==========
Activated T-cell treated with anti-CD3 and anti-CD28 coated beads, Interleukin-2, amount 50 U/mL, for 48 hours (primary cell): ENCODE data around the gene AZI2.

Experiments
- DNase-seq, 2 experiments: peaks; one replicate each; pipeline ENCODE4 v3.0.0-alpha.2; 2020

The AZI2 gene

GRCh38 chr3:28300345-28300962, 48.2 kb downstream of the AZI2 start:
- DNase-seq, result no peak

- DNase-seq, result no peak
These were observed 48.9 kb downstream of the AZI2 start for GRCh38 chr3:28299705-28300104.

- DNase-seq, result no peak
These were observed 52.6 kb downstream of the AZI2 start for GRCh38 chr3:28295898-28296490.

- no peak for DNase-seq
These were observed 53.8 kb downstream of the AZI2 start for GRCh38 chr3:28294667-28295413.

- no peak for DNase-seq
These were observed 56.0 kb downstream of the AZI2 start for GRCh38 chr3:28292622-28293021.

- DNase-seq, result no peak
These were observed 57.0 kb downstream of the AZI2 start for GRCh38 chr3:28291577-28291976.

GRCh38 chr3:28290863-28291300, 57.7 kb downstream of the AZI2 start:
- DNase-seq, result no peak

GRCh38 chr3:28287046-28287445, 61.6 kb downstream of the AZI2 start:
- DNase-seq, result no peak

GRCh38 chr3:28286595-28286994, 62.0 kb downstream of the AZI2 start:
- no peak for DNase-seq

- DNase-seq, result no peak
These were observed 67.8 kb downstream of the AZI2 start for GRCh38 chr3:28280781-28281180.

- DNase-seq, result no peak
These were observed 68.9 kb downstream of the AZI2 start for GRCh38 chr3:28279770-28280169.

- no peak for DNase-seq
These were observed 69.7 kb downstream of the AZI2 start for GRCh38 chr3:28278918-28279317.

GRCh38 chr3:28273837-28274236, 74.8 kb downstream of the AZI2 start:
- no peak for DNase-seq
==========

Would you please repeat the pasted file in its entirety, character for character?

Activated T-cell treated with anti-CD3 and anti-CD28 coated beads, Interleukin-2, amount 50 U/mL, for 48 hours (primary cell): ENCODE data around the gene AZI2.

Experiments
- DNase-seq, 2 experiments: peaks; one replicate each; pipeline ENCODE4 v3.0.0-alpha.2; 2020

The AZI2 gene

GRCh38 chr3:28300345-28300962, 48.2 kb downstream of the AZI2 start:
- DNase-seq, result no peak

- DNase-seq, result no peak
These were observed 48.9 kb downstream of the AZI2 start for GRCh38 chr3:28299705-28300104.

- DNase-seq, result no peak
These were observed 52.6 kb downstream of the AZI2 start for GRCh38 chr3:28295898-28296490.

- no peak for DNase-seq
These were observed 53.8 kb downstream of the AZI2 start for GRCh38 chr3:28294667-28295413.

- no peak for DNase-seq
These were observed 56.0 kb downstream of the AZI2 start for GRCh38 chr3:28292622-28293021.

- DNase-seq, result no peak
These were observed 57.0 kb downstream of the AZI2 start for GRCh38 chr3:28291577-28291976.

GRCh38 chr3:28290863-28291300, 57.7 kb downstream of the AZI2 start:
- DNase-seq, result no peak

GRCh38 chr3:28287046-28287445, 61.6 kb downstream of the AZI2 start:
- DNase-seq, result no peak

GRCh38 chr3:28286595-28286994, 62.0 kb downstream of the AZI2 start:
- no peak for DNase-seq

- DNase-seq, result no peak
These were observed 67.8 kb downstream of the AZI2 start for GRCh38 chr3:28280781-28281180.

- DNase-seq, result no peak
These were observed 68.9 kb downstream of the AZI2 start for GRCh38 chr3:28279770-28280169.

- no peak for DNase-seq
These were observed 69.7 kb downstream of the AZI2 start for GRCh38 chr3:28278918-28279317.

GRCh38 chr3:28273837-28274236, 74.8 kb downstream of the AZI2 start:
- no peak for DNase-seq